Monday 05 May 2015 – Wanstead Park, London(ish).
Monday was a public holiday, YAY, a much needed day off of work. Though I did work Saturday, so really it was like a normal weekend, with the added promise of a short week ahead.
The forecast had been a bit dubious leading up to the weekend and it was still pretty unclear most mornings what the day was actually going to hold. Sunday was spent doing not much, a bit of work here and there, the reorganising of my stuff, putting away winter clothes – and finding a bunch of old band t-shirts that had been squirreled away.
We didn’t really have a plan for today, we started off with seeing what the weather would actually do, and as it did not look to bad out there I decided I wanted to see bluebells in Epping Forest rather than head into London and visit the Tate, which was the rainy day plan A. A quick internet search suggested the best blue bells were in Wanstead Park, an edge extension of Epping. As I have not been there before we decided it was worth a visit.
We caught the overground to Wanstead Park station which naturally is next to Wanstead Flats, not Wanstead Park – the flats are a park, but not THE park. Confused ? We walked across the flats, up a side street and were soon into the park proper. I like the fact that Fishing is in capital letters and swimming and bathing are not. Does that mean that Fishing is a more serious offence ?
I had read that the bluebells would be found in Chapel Wood, however none of the signs were giving away the location of Chapel Wood, so we decided to do the decent thing and head to the tea hut for a cup of tea/coffee first, and do the umanly/unBritish thing of asking directions.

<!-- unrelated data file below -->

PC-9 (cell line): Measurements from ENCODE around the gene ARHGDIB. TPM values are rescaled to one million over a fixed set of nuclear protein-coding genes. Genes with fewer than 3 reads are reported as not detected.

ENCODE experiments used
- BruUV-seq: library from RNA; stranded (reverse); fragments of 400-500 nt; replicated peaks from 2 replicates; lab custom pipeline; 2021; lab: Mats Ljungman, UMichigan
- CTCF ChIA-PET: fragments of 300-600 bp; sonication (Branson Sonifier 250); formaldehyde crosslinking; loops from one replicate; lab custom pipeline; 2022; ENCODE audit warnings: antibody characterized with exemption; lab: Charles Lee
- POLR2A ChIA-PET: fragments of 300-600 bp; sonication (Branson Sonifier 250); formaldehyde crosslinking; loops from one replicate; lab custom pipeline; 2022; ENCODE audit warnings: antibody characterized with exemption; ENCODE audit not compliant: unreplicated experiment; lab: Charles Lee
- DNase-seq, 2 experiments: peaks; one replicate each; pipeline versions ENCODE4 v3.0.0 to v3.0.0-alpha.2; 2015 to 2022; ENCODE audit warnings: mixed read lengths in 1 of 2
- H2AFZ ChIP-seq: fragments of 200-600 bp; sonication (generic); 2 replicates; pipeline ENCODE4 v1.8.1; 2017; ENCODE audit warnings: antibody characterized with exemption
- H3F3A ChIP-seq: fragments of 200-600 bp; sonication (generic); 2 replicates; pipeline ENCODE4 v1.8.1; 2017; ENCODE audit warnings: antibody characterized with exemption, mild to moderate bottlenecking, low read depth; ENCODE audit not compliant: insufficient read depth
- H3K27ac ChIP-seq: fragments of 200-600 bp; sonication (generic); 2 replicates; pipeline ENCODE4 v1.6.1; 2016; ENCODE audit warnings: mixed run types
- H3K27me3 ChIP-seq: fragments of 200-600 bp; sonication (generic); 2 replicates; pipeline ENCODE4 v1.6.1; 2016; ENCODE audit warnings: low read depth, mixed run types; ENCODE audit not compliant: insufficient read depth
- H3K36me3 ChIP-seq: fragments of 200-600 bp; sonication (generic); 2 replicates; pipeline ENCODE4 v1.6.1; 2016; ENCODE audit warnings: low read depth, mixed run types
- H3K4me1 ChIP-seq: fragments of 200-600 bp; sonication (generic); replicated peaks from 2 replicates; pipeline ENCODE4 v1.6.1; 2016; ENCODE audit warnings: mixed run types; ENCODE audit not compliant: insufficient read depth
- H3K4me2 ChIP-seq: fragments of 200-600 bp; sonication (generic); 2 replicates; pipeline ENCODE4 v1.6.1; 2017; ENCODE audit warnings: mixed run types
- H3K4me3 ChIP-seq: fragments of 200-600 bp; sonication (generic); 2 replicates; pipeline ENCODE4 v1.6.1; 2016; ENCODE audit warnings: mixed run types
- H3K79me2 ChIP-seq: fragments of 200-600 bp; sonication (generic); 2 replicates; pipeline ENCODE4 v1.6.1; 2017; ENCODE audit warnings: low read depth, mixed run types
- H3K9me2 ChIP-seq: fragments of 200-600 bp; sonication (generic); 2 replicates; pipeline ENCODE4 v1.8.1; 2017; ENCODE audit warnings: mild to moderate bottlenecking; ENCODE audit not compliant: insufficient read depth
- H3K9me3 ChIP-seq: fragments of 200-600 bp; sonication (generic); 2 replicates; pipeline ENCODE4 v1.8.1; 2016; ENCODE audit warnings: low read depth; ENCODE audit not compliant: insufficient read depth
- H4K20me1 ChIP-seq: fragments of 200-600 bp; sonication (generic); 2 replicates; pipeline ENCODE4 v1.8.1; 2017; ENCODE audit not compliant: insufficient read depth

On the way to the hut we passed by the tree lined walk to the “Temple”. I had no idea what this was until I looked it up when I got home. The temple was built around 1760, in a section of a much larger estate. The estate was run down by its financially lax owner in the 1800’s and part of it was sold off to the Corporation of London to form what is now Wanstead Park.
The tea hut is the old grotto left that was also part of the original estate and they made a pretty good flat white too…
We were given directions to the blue bells, which ended up being pretty much back the way we came, though closer to the Temple.
This seasonal spring blue bell patch is supposed to the best in all of Epping Forest, which must make it one of the best in London. It was truly lovely – and this comes from someone who does not go all goo over a flower bed. I guess I liked it because it was wild. I took a lot of photos, as did many other people !
I liked that there were paths running through the patch so people could get closer without trampling them. I also liked it that most people stayed on the edges so every one got to take photos without having the frame filled with strangers.
I even asked someone to take a photo of El and I together as well.
Before we left home in the morning we had sort of planned on walking back, so after a brief start in the wrong direction before consulting a map, we headed homeward. Most of the way was under the trees and off the road, which was very nice and I loved the oak trees that lined the way.
Sir Alfred Hitchcock was born in nearby Leytonstone, and had no previous relationship with this hotel, which is named after him. It did not stop us going in for a half though…
It was a lovely afternoon walk, we probably did 6 or 7 miles as well, so good exercise in the sun !